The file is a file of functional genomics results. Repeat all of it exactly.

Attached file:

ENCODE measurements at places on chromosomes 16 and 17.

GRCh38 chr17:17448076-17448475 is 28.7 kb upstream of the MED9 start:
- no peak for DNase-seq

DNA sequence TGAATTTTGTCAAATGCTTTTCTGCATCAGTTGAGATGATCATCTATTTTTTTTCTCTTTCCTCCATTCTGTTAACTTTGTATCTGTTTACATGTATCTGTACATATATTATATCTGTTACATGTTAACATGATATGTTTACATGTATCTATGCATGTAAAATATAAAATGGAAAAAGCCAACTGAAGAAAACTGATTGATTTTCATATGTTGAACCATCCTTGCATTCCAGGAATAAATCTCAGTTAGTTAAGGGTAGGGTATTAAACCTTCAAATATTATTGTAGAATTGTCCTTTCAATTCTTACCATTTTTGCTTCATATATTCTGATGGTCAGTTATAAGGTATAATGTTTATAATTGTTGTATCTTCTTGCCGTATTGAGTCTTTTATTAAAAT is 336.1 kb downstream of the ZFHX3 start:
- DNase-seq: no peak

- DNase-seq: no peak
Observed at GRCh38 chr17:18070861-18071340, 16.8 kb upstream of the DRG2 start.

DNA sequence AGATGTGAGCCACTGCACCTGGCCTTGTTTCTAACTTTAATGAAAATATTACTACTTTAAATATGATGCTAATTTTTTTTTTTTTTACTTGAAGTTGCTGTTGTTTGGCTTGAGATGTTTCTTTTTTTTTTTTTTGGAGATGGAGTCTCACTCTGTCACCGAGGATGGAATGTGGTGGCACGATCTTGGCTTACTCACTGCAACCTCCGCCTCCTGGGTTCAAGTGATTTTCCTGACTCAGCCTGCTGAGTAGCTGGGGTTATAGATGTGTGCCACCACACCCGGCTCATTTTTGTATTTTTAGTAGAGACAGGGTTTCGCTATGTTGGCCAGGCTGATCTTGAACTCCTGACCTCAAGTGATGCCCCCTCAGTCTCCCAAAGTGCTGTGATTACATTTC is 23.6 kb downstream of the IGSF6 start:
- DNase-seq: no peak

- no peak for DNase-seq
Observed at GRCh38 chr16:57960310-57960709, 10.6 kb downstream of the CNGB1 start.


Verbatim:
ENCODE measurements at places on chromosomes 16 and 17.

GRCh38 chr17:17448076-17448475 is 28.7 kb upstream of the MED9 start:
- no peak for DNase-seq

DNA sequence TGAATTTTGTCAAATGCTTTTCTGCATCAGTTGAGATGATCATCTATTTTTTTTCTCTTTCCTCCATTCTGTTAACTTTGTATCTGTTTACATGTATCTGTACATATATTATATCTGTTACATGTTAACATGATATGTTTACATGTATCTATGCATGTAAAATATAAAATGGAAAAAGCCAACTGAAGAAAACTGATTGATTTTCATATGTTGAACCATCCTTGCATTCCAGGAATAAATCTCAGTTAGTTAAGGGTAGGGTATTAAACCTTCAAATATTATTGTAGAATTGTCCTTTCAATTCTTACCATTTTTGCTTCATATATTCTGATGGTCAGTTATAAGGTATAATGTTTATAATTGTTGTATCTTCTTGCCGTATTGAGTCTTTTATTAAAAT is 336.1 kb downstream of the ZFHX3 start:
- DNase-seq: no peak

- DNase-seq: no peak
Observed at GRCh38 chr17:18070861-18071340, 16.8 kb upstream of the DRG2 start.

DNA sequence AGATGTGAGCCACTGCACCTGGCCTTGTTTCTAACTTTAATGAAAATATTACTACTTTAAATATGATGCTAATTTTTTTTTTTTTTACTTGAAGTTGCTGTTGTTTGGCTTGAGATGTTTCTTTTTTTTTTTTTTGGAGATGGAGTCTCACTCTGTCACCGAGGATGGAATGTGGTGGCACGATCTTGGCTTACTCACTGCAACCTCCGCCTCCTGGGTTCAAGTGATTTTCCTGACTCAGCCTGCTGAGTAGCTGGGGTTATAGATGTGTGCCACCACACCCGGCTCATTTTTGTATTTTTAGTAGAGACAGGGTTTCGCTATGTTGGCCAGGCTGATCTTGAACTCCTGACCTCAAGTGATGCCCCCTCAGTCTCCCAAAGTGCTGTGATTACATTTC is 23.6 kb downstream of the IGSF6 start:
- DNase-seq: no peak

- no peak for DNase-seq
Observed at GRCh38 chr16:57960310-57960709, 10.6 kb downstream of the CNGB1 start.